Samsung on Wednesday announced a portable Blu-ray disc player with 3D capabilities for the United States market.
This was one of a slew of Blu-ray announcements that included new products and an expanded selection of 3D Blu-ray content.
Samsung also announced a line of 3D-capable high-definition television sets (HDTVs) that included a very competitively priced 50-inch TV set coming in at under US$1,100.
The Blu-ray of Happiness
Samsung claims a world’s first with its BD-C8000 portable Blu-ray player. It can play full 1080p HD video, enable 3D playback when connected to a 3D-capable TV set and used with 3D glasses, and has a 10.1-inch screen.
The BD-C8000 has built-in WiFi and users can access a library content and applications through Samsung Apps and HDMI 1.4a support. It offers three hours of battery life.
Pricing stands at about $500.
“That”s a pretty good price for a portable 3D Blu-ray player,” Rob Enderle, principal analyst at the Enderle Group, told TechNewsWorld.
Portable Blu-ray players are not new; Panasonic has had one out for about one and a half years, and RCA came out with one some time later, Enderle pointed out. However, they didn’t have 3D and “never sold particularly well,” he said.
Samsung did not respond to requests for comment by press time.
Pros and Cons of Portable Blu-ray Players
Would anyone want a portable Blu-ray player? And isn’t the format in danger because of the growing popularity of online video?
“I think the portable Blu-ray market is pretty limited because the downloadable digital media market has grown so quickly,” Carl Howe, director of anywhere consumer research at the Yankee Group, told TechNewsWorld. “People are grabbing their iPhone or iPad and playing high-definition movies on those devices.”
Other manufacturers, such as Archos, also offer portable devices that play streaming HD video, Howe added.
“Does Samsung need to make a portable Blu-ray player?” Howe asked. “The Blu-ray market is a tough one to penetrate, and when you add a portable aspect, that may make the niche more marketable, but it’s still a niche,” he pointed out.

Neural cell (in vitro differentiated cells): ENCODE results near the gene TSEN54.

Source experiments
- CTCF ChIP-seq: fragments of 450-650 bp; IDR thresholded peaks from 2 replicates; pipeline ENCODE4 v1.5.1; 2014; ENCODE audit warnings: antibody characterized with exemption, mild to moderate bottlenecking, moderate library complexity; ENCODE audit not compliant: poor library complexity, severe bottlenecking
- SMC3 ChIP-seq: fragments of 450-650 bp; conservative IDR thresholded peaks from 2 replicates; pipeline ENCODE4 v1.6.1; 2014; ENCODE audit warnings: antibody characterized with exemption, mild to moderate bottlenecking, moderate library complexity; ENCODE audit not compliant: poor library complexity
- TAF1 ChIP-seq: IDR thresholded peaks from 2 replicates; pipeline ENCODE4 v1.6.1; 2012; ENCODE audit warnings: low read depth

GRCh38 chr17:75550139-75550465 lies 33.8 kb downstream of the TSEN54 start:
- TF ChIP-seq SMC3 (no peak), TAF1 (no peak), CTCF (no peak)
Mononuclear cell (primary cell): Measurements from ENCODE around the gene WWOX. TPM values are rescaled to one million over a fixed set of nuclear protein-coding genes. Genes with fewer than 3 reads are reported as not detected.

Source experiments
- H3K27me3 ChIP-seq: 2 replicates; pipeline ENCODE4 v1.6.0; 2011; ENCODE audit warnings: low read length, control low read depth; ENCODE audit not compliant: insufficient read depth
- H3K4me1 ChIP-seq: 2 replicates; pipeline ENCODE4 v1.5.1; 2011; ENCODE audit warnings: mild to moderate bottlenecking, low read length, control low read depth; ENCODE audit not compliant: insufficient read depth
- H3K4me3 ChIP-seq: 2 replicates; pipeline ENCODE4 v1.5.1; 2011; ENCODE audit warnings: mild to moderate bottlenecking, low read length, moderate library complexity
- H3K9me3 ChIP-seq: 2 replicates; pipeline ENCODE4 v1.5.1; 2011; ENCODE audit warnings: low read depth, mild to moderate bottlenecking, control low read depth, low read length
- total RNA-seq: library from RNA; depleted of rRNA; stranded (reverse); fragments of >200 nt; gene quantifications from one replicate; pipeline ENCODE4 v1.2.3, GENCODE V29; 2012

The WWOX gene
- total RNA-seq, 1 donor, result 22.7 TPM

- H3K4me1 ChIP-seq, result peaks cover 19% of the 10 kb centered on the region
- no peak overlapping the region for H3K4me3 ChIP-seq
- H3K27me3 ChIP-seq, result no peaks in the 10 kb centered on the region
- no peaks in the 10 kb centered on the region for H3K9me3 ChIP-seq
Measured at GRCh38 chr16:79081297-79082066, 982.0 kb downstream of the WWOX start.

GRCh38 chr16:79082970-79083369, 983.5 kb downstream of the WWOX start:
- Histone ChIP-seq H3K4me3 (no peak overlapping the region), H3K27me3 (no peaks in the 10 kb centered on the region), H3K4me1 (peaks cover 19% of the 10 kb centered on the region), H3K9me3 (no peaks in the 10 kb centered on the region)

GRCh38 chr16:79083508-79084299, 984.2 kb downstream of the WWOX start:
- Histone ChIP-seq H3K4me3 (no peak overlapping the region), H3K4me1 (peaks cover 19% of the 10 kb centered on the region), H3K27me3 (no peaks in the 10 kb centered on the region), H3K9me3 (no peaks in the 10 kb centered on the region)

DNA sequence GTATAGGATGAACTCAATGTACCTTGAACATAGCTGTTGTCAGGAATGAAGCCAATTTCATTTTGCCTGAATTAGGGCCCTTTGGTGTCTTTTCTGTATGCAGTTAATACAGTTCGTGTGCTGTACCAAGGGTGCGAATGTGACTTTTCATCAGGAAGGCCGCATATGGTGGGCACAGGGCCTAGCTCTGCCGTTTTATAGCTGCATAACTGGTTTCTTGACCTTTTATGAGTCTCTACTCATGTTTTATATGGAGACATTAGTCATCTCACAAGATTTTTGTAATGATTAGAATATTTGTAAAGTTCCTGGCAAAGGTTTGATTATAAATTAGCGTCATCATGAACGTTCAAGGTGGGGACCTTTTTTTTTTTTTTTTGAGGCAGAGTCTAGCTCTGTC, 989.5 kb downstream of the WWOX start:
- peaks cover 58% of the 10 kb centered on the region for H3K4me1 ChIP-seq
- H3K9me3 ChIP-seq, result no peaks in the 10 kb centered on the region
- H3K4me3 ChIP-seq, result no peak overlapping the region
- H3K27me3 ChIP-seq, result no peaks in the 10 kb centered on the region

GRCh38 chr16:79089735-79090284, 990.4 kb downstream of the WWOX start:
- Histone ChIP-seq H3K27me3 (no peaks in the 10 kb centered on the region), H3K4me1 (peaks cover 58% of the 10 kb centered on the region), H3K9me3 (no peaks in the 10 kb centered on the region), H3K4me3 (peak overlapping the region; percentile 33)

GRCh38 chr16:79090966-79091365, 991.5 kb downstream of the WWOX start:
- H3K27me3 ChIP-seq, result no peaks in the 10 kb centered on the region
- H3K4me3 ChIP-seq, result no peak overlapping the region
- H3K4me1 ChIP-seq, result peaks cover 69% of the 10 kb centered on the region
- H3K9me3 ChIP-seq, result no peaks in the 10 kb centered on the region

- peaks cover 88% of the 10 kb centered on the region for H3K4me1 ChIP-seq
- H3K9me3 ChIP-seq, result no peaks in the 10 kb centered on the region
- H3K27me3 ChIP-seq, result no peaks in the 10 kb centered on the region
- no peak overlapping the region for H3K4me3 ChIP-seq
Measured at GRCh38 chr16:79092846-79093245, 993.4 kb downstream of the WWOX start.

“Sony is looking at another technology already to replace Blu-ray,” Enderle said. “Blu-ray came too late and was too expensive to ramp in a timely fashion, and it’s now being eclipsed by online content.”
Blu-ray and 3D: Joined at the Pixel
“If 3D is going to be successful, it will be on Blu-ray, because that’s the only format that gives you full 3D resolution for each eye,” said Pietro Macchiarella, a research analyst at Parks Associates. “Every other resolution gives you half the 1080p resolution for each eye.”
Further, Blu-ray isn’t so bad off, Macchiarella indicated.
“From the distribution and logistical point of view, a Blu-ray disk is compatible with both 3D and 2D, so it has a built-in market,” Macchiarella said. “If you don’t have a 3D player, you can still watch the Blu-ray disk on a legacy 2D player.”
Samsung’s pushing Blu-ray technology hard. It will offer the 3D Blu-ray version of the DreamWorks animated movie “How to Train Your Dragon” exclusively with its 3D starter kit this fall. Later this year, it will also exclusively offer DreamWorks’ “Shrek” film series in 3D Blu-ray for the first time.
Further, Samsung will offer two Imax productions, “Into the Deep” and “Galapagos,” and Giant Screen Films’ “Mummies: Secrets of the Pharaohs” in 3D later this year.
3D TV Prices to Fall
On Wednesday, Samsung also introduced new 3D LED and plasma television sets.
The LED set is the UN65C8000. This has a 65-inch screen, and Samsung claims it’s the largest full HD 3D LED TV set available for the home. It has Samsung’s proprietary Precision Dimming technology, is WiFi ready and supports Skype through Samsung Apps. Owners can access other apps, such as Hulu Plus and ESPN Next Level, through Samsung Apps.
The UN65C8000 is priced at about $6,000 and will be available this month.
Three 3D plasma HDTVs were also unveiled. One, the PN50C490, has a 50-inch screen and has Clear Image Panel technology as well as 600 Hz Subfield Motion technology.
The PN50C490 is priced at just under $1,100 and will be available this month.
“3D carries a large premium, and $1,100 is a very nice price for a 3D-capable TV set,” Enderle said.
Samsung’s low asking price hints of falling prices for other 3D-capable TV sets.
“By the fourth-quarter market ramp, it’s likely we’ll see price cuts for 3D-capable TVs,” Enderle said. “Currently, they’re too expensive for the market.”
Over time, the prices of 3D TV sets will fall, Parks Associates’ Macchiarella predicted. That will partly be due to their widespread acceptance among consumers and the consequent economies of scale in production.
“We think 3D will be a standard feature of 80 percent of TV sets by 2014,” Parks’ Macchiarella said. “It will be there but you won’t necessarily have to watch every program in 3D.”